A cerulean knife of water separates Iona and Mull, two islands holy in their own ways. A hard rain and a chill wind cavort beneath a monotonous gray sky as I exit the ferry and step on to the white powder beach of Iona. Handfuls of visitors straggle through the one-lane town toward Iona Abbey. Many of them stop, look toward it, and smile as the rain patters against their glasses. I turn back to the Sound of Iona, wild Mull in the distance, and gaze into the glassy waters.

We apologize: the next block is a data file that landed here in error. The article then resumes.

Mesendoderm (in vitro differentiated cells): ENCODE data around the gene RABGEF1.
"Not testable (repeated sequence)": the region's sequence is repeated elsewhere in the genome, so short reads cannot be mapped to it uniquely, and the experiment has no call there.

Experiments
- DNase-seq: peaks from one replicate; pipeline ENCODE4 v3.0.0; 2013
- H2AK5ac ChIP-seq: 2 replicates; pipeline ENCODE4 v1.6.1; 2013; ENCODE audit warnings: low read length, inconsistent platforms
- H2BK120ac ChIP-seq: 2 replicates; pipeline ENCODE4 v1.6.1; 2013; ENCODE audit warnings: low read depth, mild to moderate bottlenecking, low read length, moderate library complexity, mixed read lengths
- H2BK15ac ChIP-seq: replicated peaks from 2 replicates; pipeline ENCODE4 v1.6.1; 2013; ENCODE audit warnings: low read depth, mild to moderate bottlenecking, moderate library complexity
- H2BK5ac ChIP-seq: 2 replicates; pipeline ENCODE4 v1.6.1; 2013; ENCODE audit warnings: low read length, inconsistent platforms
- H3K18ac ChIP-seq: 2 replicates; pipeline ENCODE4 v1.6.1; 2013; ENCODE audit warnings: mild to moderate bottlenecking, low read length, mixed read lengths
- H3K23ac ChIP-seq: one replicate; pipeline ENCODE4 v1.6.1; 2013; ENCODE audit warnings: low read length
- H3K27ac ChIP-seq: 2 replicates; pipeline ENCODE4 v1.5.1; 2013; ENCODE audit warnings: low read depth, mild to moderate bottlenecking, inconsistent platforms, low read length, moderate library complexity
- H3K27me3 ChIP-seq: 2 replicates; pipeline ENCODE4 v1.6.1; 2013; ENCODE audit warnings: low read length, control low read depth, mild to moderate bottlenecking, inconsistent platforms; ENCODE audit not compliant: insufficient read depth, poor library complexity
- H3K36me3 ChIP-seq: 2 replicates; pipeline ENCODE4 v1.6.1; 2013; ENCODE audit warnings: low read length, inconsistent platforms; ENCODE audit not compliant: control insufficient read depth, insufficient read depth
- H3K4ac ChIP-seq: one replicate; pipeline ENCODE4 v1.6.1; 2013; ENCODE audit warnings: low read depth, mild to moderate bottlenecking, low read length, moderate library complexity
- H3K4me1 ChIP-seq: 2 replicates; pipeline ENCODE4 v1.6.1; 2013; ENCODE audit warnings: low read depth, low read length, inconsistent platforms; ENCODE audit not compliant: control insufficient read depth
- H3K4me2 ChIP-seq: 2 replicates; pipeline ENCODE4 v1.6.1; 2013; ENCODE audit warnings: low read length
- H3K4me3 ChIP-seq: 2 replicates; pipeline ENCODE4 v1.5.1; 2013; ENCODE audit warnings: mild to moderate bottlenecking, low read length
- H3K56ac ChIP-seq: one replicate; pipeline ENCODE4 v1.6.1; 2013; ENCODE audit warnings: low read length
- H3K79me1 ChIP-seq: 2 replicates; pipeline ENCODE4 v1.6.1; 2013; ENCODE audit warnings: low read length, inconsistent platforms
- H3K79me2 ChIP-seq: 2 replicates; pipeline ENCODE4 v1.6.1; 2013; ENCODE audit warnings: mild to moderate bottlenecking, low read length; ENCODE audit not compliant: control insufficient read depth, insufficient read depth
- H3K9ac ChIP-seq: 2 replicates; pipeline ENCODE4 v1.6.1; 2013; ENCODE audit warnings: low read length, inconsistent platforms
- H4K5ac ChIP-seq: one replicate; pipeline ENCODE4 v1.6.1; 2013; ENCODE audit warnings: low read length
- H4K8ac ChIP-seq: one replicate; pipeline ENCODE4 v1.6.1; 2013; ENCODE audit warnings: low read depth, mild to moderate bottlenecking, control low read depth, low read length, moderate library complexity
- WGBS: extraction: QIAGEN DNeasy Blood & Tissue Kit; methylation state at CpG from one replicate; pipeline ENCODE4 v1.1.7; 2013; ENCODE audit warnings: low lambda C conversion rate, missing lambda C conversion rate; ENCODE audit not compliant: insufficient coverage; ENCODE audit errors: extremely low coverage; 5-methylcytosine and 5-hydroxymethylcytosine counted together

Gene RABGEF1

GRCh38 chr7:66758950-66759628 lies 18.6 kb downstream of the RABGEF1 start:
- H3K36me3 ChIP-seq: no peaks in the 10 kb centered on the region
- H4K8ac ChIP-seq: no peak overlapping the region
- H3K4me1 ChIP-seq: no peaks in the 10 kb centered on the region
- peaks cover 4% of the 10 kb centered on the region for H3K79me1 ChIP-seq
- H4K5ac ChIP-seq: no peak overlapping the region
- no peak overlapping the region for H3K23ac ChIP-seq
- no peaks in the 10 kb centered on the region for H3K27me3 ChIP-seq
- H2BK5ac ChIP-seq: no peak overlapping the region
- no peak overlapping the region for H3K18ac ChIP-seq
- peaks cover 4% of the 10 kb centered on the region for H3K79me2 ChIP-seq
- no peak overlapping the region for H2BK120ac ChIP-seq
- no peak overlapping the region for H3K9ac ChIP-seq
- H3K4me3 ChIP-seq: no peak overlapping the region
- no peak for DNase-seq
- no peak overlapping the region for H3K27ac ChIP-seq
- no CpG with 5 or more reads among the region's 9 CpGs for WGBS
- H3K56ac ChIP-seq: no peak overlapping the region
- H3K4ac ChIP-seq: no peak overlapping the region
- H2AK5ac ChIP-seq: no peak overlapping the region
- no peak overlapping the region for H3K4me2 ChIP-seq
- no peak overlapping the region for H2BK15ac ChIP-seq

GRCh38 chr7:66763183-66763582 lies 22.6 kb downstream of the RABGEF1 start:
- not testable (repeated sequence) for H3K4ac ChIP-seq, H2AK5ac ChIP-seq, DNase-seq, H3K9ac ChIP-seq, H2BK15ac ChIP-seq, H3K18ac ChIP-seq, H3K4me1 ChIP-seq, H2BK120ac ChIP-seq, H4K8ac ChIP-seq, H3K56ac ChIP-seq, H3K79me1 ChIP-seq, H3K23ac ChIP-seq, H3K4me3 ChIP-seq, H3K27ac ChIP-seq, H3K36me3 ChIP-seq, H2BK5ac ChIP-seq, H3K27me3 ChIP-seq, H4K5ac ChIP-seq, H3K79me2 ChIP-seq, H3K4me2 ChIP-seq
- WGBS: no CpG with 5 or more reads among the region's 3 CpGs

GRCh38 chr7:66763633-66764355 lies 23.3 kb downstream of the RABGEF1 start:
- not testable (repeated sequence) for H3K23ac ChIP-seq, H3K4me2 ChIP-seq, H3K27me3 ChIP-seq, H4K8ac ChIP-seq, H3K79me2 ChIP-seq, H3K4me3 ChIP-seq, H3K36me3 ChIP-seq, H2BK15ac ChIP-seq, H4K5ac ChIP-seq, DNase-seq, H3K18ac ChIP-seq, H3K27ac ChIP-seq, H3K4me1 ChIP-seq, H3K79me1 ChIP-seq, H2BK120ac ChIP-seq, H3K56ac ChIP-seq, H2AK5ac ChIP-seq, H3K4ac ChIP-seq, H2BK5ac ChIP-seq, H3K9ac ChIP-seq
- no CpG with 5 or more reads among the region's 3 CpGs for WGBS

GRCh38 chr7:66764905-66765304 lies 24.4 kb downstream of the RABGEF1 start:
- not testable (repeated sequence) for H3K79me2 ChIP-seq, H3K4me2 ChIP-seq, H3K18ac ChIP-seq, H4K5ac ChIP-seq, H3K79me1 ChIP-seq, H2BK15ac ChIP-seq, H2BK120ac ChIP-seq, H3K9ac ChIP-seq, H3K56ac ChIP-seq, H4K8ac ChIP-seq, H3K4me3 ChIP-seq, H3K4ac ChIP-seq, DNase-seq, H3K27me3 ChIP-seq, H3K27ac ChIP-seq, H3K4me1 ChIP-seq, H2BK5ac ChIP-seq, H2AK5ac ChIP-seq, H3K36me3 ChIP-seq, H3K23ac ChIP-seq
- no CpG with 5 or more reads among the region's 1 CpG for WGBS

Dolphins arc above the waves, their steely bodies break the air in musical arpeggios. They race alongside the small ferry that tirelessly tracks to Iona and Fionnphort and back. Some of the children on board point at the animals, but their parents are too busy peering through the misty air at the abbey. It’s a personal moment of clarity in what is a greater, ages-old conflict. The targets of our worship, be it ourselves or nature or something else entirely, color the way we see the world around us. The icy waters lap at my lonesome feet, and I choose blue.